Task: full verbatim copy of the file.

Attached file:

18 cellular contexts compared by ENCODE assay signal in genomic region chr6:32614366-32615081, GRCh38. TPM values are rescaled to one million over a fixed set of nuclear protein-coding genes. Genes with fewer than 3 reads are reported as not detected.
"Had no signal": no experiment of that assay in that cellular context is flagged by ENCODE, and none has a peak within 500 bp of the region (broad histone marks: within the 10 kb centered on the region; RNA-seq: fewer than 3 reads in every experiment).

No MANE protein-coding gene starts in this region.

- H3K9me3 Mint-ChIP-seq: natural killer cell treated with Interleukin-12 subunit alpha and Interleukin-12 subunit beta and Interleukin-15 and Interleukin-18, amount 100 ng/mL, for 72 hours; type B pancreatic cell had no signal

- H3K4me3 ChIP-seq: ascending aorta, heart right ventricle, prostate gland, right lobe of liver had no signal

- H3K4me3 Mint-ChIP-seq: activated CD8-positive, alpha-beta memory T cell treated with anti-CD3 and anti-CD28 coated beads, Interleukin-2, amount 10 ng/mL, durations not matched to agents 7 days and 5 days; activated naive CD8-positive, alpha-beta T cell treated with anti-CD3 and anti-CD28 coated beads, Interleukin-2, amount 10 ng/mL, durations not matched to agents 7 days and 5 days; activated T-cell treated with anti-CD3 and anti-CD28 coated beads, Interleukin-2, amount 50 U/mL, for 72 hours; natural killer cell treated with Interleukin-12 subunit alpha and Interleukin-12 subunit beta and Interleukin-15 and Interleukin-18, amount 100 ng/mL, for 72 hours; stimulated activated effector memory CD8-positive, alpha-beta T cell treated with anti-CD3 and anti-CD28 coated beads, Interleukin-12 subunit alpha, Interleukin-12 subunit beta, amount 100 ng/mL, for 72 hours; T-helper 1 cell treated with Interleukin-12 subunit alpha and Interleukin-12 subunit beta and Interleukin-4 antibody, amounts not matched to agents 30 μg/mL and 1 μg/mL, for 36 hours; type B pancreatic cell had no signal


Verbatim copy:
18 cellular contexts compared by ENCODE assay signal in genomic region chr6:32614366-32615081, GRCh38. TPM values are rescaled to one million over a fixed set of nuclear protein-coding genes. Genes with fewer than 3 reads are reported as not detected.
"Had no signal": no experiment of that assay in that cellular context is flagged by ENCODE, and none has a peak within 500 bp of the region (broad histone marks: within the 10 kb centered on the region; RNA-seq: fewer than 3 reads in every experiment).

No MANE protein-coding gene starts in this region.

- H3K9me3 Mint-ChIP-seq: natural killer cell treated with Interleukin-12 subunit alpha and Interleukin-12 subunit beta and Interleukin-15 and Interleukin-18, amount 100 ng/mL, for 72 hours; type B pancreatic cell had no signal

- H3K4me3 ChIP-seq: ascending aorta, heart right ventricle, prostate gland, right lobe of liver had no signal

- H3K4me3 Mint-ChIP-seq: activated CD8-positive, alpha-beta memory T cell treated with anti-CD3 and anti-CD28 coated beads, Interleukin-2, amount 10 ng/mL, durations not matched to agents 7 days and 5 days; activated naive CD8-positive, alpha-beta T cell treated with anti-CD3 and anti-CD28 coated beads, Interleukin-2, amount 10 ng/mL, durations not matched to agents 7 days and 5 days; activated T-cell treated with anti-CD3 and anti-CD28 coated beads, Interleukin-2, amount 50 U/mL, for 72 hours; natural killer cell treated with Interleukin-12 subunit alpha and Interleukin-12 subunit beta and Interleukin-15 and Interleukin-18, amount 100 ng/mL, for 72 hours; stimulated activated effector memory CD8-positive, alpha-beta T cell treated with anti-CD3 and anti-CD28 coated beads, Interleukin-12 subunit alpha, Interleukin-12 subunit beta, amount 100 ng/mL, for 72 hours; T-helper 1 cell treated with Interleukin-12 subunit alpha and Interleukin-12 subunit beta and Interleukin-4 antibody, amounts not matched to agents 30 μg/mL and 1 μg/mL, for 36 hours; type B pancreatic cell had no signal